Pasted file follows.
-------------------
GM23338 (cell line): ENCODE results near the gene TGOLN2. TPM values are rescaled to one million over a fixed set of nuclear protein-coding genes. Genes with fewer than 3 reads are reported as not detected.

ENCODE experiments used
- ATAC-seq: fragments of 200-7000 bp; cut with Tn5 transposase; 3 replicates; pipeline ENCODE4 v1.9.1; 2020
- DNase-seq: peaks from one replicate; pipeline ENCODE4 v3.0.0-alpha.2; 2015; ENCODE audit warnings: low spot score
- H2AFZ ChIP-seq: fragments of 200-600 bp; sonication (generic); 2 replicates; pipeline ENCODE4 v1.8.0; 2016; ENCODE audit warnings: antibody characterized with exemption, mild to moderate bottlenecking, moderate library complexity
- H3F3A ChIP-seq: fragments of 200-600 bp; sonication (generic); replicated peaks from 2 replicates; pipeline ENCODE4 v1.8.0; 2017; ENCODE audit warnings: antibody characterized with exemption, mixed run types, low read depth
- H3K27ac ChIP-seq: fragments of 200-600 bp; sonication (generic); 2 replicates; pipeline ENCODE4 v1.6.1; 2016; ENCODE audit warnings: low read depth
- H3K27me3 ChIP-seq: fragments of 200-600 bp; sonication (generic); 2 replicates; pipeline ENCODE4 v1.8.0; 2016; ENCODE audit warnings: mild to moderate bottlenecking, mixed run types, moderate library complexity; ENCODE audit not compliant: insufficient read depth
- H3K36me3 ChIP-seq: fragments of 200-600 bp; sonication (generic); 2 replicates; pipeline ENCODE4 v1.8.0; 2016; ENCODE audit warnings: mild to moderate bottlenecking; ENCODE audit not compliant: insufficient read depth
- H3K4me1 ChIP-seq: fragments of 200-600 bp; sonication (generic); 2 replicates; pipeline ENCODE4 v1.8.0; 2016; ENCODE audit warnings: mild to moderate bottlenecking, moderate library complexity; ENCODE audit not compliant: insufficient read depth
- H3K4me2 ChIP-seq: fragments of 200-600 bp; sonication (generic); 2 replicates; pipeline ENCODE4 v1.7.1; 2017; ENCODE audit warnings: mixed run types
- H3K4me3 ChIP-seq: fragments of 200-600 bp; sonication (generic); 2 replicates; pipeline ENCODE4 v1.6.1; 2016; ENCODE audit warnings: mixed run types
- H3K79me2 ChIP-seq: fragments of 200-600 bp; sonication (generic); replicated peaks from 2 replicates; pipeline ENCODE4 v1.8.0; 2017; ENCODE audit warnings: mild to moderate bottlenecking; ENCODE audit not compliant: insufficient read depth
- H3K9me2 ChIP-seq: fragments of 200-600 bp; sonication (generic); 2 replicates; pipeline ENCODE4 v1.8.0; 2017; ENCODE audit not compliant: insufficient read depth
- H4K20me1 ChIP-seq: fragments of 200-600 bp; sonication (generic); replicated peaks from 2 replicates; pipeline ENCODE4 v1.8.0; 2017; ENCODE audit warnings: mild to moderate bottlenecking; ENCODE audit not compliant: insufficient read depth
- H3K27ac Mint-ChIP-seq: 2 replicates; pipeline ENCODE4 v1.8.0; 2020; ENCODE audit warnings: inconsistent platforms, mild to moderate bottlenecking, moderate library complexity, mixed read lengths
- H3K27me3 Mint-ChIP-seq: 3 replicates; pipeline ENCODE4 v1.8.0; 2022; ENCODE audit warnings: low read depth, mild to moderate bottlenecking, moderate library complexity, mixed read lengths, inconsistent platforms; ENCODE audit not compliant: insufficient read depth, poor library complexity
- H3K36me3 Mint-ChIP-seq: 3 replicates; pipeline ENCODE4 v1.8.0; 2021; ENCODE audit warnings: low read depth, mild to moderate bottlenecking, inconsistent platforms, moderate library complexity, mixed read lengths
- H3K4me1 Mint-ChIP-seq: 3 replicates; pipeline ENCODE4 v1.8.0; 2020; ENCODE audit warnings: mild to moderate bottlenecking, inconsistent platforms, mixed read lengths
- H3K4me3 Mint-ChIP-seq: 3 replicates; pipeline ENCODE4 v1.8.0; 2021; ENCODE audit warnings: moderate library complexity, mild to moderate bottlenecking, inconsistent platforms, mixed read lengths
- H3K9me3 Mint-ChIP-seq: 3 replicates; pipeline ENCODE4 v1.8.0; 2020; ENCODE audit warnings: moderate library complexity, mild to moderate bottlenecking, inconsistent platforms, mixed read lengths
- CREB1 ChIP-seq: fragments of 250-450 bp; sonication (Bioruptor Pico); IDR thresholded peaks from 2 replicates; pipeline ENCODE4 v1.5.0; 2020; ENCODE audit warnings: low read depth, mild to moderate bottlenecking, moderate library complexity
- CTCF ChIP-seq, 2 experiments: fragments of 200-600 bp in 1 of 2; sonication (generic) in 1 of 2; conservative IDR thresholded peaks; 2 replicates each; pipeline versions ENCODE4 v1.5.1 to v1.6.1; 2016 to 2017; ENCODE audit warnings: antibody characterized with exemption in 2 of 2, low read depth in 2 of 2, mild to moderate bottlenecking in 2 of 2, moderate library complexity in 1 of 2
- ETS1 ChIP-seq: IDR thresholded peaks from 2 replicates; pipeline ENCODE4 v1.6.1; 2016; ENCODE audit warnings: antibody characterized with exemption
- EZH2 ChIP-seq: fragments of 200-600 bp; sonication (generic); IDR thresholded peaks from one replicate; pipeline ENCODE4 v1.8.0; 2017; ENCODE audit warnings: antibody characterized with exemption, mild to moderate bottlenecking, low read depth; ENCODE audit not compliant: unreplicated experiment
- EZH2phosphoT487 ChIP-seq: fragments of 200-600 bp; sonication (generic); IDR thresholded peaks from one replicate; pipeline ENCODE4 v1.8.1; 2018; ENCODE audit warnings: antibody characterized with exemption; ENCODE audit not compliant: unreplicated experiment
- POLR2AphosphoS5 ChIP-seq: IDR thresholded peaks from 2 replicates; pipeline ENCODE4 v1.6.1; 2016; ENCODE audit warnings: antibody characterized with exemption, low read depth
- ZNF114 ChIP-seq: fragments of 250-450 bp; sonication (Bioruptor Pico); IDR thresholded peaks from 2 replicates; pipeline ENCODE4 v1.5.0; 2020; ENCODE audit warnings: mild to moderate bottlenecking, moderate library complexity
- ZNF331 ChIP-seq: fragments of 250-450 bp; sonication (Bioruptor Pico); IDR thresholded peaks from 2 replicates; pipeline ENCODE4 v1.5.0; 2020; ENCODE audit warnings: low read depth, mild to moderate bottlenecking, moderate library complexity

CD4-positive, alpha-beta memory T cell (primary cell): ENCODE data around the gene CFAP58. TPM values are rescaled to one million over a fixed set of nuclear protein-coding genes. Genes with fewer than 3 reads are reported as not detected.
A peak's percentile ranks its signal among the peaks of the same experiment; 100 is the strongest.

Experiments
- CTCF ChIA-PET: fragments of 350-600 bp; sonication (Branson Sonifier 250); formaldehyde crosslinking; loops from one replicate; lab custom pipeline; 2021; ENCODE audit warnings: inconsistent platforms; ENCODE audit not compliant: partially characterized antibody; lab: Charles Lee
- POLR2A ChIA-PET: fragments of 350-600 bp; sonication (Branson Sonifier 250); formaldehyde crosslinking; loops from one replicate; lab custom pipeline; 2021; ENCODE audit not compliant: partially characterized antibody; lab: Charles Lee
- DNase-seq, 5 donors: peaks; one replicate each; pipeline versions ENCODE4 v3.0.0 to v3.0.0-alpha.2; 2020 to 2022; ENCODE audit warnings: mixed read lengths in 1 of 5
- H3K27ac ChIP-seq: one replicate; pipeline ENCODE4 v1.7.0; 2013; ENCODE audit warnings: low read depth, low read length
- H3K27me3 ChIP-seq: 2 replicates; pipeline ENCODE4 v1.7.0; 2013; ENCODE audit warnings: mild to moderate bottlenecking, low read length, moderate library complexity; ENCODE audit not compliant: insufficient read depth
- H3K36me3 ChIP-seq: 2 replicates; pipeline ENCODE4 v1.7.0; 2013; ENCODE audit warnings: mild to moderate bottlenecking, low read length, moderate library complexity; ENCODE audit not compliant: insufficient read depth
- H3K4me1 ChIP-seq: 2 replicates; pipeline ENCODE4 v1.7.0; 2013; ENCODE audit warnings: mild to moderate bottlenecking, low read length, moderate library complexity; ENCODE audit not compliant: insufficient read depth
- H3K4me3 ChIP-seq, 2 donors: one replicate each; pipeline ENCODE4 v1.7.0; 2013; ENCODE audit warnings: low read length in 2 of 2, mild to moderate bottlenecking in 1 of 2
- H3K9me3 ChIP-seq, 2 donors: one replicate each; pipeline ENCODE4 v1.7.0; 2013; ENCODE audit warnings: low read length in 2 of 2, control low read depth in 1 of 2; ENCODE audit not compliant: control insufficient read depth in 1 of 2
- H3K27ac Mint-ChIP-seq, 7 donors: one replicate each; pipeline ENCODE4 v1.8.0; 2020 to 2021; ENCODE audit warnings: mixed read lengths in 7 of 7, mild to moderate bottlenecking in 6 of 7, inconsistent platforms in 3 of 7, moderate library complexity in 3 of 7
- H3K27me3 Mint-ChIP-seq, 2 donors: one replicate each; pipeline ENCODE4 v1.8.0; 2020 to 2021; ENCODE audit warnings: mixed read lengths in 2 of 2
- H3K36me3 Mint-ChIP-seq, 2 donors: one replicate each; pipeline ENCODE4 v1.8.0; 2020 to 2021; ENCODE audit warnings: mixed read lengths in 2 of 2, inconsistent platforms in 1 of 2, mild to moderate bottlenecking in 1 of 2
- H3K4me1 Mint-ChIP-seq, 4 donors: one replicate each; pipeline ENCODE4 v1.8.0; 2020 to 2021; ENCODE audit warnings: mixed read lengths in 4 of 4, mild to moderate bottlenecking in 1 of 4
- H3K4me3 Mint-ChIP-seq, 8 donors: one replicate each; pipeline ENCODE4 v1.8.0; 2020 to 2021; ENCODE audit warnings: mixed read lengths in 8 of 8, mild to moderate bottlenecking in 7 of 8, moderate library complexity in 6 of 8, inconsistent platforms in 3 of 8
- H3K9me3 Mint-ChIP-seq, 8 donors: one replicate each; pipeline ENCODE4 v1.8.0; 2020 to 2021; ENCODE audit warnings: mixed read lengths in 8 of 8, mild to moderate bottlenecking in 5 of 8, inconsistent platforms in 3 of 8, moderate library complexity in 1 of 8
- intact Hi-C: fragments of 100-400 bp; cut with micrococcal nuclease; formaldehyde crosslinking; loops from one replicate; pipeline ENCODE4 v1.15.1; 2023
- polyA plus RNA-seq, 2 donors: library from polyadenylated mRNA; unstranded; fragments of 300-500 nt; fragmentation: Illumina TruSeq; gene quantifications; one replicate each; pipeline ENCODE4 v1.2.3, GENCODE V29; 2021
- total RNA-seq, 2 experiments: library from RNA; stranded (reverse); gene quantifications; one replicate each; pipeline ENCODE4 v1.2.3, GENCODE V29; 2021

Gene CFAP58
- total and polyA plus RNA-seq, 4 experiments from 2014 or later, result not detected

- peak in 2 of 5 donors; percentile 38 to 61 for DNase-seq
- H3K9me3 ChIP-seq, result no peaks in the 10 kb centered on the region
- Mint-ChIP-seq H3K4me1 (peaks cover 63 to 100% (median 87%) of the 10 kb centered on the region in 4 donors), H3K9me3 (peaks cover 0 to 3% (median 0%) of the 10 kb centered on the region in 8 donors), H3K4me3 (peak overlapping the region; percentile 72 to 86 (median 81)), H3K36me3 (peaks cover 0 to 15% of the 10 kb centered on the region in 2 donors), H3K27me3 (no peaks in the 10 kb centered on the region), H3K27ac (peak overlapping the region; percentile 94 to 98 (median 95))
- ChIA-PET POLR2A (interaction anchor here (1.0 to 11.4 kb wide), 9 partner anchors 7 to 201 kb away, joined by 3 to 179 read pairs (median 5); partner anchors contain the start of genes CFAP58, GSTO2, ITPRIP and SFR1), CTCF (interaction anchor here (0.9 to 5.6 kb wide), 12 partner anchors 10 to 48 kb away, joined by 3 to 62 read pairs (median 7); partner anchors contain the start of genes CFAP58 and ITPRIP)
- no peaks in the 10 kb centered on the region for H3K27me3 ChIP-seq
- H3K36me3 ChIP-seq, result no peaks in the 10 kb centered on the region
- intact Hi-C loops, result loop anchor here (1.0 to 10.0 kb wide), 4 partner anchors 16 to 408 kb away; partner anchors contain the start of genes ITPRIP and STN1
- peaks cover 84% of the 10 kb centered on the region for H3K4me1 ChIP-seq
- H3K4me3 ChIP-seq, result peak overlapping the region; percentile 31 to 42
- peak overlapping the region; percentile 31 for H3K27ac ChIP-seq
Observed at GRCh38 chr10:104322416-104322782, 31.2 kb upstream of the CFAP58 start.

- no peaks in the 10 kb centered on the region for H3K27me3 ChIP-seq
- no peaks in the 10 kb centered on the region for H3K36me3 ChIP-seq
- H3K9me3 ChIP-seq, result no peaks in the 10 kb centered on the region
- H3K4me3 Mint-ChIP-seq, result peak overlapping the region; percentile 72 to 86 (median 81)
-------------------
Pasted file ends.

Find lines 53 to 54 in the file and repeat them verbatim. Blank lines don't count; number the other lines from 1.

- peak in 2 of 5 donors; percentile 38 to 61 for DNase-seq
- H3K9me3 ChIP-seq, result no peaks in the 10 kb centered on the region